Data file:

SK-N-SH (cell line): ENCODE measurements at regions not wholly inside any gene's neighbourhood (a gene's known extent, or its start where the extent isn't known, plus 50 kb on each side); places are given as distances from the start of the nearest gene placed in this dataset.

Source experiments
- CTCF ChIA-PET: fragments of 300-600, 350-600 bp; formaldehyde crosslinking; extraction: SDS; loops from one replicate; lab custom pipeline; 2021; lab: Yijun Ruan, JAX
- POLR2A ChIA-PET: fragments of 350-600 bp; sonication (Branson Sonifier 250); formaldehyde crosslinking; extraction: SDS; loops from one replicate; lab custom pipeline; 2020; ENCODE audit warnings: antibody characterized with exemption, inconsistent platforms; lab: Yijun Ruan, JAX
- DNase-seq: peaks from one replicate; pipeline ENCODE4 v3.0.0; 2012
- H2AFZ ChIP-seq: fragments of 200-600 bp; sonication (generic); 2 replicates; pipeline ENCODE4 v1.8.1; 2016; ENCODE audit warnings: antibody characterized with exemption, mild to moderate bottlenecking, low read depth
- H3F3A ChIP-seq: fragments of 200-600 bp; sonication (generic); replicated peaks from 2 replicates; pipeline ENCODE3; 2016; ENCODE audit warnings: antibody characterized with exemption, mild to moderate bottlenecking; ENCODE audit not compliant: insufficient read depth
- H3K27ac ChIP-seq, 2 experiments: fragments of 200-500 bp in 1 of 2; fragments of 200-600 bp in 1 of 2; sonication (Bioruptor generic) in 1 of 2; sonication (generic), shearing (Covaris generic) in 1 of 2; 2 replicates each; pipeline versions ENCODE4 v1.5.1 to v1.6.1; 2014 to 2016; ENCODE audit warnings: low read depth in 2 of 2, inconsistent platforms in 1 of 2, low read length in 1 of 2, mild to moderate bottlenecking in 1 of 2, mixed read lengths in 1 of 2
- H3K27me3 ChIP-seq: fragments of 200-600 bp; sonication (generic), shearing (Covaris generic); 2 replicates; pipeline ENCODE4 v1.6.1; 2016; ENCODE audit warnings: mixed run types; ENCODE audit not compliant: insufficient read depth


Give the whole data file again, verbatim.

SK-N-SH (cell line): ENCODE measurements at regions not wholly inside any gene's neighbourhood (a gene's known extent, or its start where the extent isn't known, plus 50 kb on each side); places are given as distances from the start of the nearest gene placed in this dataset.

Source experiments
- CTCF ChIA-PET: fragments of 300-600, 350-600 bp; formaldehyde crosslinking; extraction: SDS; loops from one replicate; lab custom pipeline; 2021; lab: Yijun Ruan, JAX
- POLR2A ChIA-PET: fragments of 350-600 bp; sonication (Branson Sonifier 250); formaldehyde crosslinking; extraction: SDS; loops from one replicate; lab custom pipeline; 2020; ENCODE audit warnings: antibody characterized with exemption, inconsistent platforms; lab: Yijun Ruan, JAX
- DNase-seq: peaks from one replicate; pipeline ENCODE4 v3.0.0; 2012
- H2AFZ ChIP-seq: fragments of 200-600 bp; sonication (generic); 2 replicates; pipeline ENCODE4 v1.8.1; 2016; ENCODE audit warnings: antibody characterized with exemption, mild to moderate bottlenecking, low read depth
- H3F3A ChIP-seq: fragments of 200-600 bp; sonication (generic); replicated peaks from 2 replicates; pipeline ENCODE3; 2016; ENCODE audit warnings: antibody characterized with exemption, mild to moderate bottlenecking; ENCODE audit not compliant: insufficient read depth
- H3K27ac ChIP-seq, 2 experiments: fragments of 200-500 bp in 1 of 2; fragments of 200-600 bp in 1 of 2; sonication (Bioruptor generic) in 1 of 2; sonication (generic), shearing (Covaris generic) in 1 of 2; 2 replicates each; pipeline versions ENCODE4 v1.5.1 to v1.6.1; 2014 to 2016; ENCODE audit warnings: low read depth in 2 of 2, inconsistent platforms in 1 of 2, low read length in 1 of 2, mild to moderate bottlenecking in 1 of 2, mixed read lengths in 1 of 2
- H3K27me3 ChIP-seq: fragments of 200-600 bp; sonication (generic), shearing (Covaris generic); 2 replicates; pipeline ENCODE4 v1.6.1; 2016; ENCODE audit warnings: mixed run types; ENCODE audit not compliant: insufficient read depth